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Hildegard von Bingen: Vox Cosmica
, Hirundo Maris
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Arianna Savall, Petter U. Johansen & Hirundo Maris: The mystic music of Hildegard von Bingen
Hildegard of Bingen was one of the most prominent women in medieval Europe. Her political, spiritual and artistic legacy has remained unique to this day. For good reason, she is still known to a wide public almost a thousand years after her death. The interest in Hildegard gained momentum after Pope Benedict XVI proclaimed her a Doctor of the Church. It is therefore to be welcomed that a young generation of musicians is exploring her works. Thanks to the Sequentia ensemble, Hildegard’s entrancing music has made it into the pop music charts since 1980. Initially, the aim was mainly to unveil the treasure of Hildegard’s compositions. As time has passed, not only has a great deal of knowledge about early music reading and performance practice been acquired, but also young musicians nowadays feel much more relaxed about developing their own views and interpretations of masterpieces, thus making valuable contributions from both a philological and musical standpoint.
This is precisely what we should expect when Arianna Savall, Petter Udland Johansen and their Hirundo Maris ensemble delve into Hildegard’s music. Vox Cosmica, the name of the CD, says
it all, for Hildegard was convinced that the cosmos was a single sonorous whole held together by the harmony and love of a creator. His holy principles are transformed by Hildegard into sounds. Caritas and Sapientia are not sung,: instead, they raise their voices themselves. What better expression of those principles than Arianna Savall’s clear, warm, sensual and unpretentious soprano voice?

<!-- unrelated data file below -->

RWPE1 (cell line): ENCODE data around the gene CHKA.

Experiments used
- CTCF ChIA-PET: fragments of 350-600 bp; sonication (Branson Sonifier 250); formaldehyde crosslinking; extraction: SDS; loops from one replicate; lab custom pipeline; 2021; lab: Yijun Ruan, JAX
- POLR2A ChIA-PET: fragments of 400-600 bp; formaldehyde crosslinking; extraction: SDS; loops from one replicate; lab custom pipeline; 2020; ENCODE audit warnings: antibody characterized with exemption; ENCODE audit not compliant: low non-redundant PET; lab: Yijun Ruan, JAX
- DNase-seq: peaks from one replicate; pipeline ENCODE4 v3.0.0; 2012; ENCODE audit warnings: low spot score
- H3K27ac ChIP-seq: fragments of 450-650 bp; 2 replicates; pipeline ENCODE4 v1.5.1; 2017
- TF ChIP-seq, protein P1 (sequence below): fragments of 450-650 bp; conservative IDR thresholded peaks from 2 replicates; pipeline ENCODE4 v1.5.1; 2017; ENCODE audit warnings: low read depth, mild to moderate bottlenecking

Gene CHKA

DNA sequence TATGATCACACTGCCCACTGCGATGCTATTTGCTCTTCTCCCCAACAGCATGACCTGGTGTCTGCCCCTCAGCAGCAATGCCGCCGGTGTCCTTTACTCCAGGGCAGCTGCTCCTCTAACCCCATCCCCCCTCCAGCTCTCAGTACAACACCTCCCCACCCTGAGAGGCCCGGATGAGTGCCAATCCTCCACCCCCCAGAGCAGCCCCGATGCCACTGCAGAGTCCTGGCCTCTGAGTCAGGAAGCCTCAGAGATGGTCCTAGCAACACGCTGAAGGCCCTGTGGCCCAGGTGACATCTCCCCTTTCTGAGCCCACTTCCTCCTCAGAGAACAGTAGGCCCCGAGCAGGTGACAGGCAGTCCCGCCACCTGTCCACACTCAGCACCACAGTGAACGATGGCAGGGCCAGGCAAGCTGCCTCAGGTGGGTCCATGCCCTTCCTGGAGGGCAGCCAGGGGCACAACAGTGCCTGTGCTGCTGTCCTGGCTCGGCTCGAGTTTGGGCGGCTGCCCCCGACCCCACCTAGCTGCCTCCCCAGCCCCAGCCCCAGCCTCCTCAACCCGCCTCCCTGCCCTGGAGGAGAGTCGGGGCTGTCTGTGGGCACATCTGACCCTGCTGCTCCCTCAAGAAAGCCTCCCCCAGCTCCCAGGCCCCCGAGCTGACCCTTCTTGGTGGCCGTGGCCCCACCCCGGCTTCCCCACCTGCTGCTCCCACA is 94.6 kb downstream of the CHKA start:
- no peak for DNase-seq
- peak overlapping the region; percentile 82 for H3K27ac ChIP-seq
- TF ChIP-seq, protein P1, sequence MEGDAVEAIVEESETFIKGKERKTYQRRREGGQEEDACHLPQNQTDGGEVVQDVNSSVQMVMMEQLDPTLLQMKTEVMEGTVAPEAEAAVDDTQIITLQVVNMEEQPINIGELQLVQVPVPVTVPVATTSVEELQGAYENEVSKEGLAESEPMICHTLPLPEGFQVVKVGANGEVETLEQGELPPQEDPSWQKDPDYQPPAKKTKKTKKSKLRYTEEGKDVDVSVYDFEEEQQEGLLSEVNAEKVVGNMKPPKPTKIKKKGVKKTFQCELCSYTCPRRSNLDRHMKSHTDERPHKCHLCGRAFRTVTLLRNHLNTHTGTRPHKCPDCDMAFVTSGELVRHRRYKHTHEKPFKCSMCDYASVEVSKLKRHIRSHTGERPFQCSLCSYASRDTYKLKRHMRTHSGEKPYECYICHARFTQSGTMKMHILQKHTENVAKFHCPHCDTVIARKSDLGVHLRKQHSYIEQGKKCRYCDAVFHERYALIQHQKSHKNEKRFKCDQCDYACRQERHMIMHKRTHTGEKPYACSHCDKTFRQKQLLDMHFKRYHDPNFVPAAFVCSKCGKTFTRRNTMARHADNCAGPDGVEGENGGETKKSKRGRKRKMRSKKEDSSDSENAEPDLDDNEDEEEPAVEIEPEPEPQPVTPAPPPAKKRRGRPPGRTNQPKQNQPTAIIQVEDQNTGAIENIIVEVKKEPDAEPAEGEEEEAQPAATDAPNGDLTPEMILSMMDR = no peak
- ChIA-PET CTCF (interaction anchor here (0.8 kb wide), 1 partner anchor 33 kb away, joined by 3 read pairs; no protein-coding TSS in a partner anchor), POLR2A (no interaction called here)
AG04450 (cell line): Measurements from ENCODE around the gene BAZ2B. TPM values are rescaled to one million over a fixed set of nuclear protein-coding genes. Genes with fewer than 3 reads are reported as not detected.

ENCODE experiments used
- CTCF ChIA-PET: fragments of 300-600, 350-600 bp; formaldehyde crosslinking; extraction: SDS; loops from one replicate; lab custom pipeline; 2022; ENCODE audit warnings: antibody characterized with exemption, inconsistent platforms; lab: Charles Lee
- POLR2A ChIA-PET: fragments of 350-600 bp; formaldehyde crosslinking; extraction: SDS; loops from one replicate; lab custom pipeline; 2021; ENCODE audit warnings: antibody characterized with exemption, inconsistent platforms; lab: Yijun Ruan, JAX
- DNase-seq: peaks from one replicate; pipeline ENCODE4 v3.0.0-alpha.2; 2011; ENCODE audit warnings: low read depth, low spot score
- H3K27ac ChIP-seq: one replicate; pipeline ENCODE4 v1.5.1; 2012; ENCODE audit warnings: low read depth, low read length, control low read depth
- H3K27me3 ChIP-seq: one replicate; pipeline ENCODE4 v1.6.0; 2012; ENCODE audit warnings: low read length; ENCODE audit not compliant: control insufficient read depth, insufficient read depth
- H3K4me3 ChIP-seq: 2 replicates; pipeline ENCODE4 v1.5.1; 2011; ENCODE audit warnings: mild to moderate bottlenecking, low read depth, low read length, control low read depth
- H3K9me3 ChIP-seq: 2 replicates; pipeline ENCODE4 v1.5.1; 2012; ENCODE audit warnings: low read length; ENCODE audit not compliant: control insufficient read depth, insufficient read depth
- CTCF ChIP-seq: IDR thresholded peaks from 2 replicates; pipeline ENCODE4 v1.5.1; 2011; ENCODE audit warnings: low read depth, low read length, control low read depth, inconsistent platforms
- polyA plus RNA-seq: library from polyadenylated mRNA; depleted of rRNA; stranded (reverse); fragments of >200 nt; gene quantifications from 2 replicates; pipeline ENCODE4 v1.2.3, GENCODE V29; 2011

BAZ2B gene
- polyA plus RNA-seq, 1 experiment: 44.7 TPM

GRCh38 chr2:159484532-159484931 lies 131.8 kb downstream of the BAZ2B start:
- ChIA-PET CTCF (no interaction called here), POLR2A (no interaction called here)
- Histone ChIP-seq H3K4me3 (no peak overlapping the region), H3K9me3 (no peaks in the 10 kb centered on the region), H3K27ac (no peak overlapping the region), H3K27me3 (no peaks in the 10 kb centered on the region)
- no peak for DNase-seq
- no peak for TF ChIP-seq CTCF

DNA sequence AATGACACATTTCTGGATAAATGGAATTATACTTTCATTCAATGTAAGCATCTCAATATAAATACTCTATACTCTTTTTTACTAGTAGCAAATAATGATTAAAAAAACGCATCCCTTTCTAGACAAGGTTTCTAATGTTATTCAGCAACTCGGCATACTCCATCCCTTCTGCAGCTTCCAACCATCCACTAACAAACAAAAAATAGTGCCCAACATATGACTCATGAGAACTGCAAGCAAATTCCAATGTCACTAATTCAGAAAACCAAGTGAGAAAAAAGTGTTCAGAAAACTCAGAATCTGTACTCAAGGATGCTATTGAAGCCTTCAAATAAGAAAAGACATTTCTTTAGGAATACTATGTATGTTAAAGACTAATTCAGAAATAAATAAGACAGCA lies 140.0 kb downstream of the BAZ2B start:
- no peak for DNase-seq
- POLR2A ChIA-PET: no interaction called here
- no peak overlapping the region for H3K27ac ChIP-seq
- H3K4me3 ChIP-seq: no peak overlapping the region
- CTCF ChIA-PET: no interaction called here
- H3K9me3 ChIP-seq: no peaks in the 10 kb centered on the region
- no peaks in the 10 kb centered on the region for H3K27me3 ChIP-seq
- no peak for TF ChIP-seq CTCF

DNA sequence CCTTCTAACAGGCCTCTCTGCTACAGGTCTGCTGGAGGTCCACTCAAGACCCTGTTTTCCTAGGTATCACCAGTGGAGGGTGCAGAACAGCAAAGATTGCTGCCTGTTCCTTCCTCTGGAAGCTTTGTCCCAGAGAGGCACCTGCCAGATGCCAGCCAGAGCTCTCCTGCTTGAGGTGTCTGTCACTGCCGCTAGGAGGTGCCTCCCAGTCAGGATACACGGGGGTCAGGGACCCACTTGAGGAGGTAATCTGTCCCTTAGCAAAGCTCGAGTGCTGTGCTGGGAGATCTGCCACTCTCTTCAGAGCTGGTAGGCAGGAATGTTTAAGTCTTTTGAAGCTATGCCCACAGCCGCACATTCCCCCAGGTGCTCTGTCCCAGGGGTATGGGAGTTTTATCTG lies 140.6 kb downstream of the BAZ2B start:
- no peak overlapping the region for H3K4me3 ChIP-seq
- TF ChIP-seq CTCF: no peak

Her counterpart is Petter Udland Johansen’s characterful tenor. Vox Cosmica goes beyond Hildegard of Bingen’s feminine spirituality to create a male antipode in Peter Abelard’s Laments of David. In both his tragic love for his pupil Héloise and his theology based on reason, Abelard is an antipode, if not the antipode of Hildegard: not only in his life and teachings, but also in the few intensely personal compositions that have survived. Whereas Hildegard refers to the great whole and the ideal, Abelard focuses on the specific and the individual. Hildegard knows no pain, while Abelard sings of it alone – and Petter Udland Johansen certainly brings that pain to its most heartfelt expression.
The musicians of Hirundo Maris, David Mayoral, Anke and Andreas Spindler, move effortlessly and knowledgeably through the complex manuscripts of both the medieval abbess and the love-stricken theologian. Yet they do not forget their own origins or our musical present. They join together Hildegard’s main chants to create touching units, contrasting them with Abelard, and threading it all together with musical meditations by Petter Udland Johansen. These meditations are intensely moving, shifting the timeframes almost imperceptibly from medieval music to the present, neither detaching from Hildegard’s material in a modernistic manner nor ingratiating in a cosy, stereotypical way to produce an esoteric feel-good atmosphere. Thus, rather than providing a contrast to medieval sounds, present-day music is allowed to flow logically from the latter. The aim is nothing less than a new unity of past and present, which in fact is timelessness. In this way, Hildegard’s and Abelard’s messages easily cross space and time, being felt in a very direct, emotionally authentic way. As to us, we can ask ourselves what remains foreign and what touches us.
Thomas Höft, Cologne, 28th September, 2014
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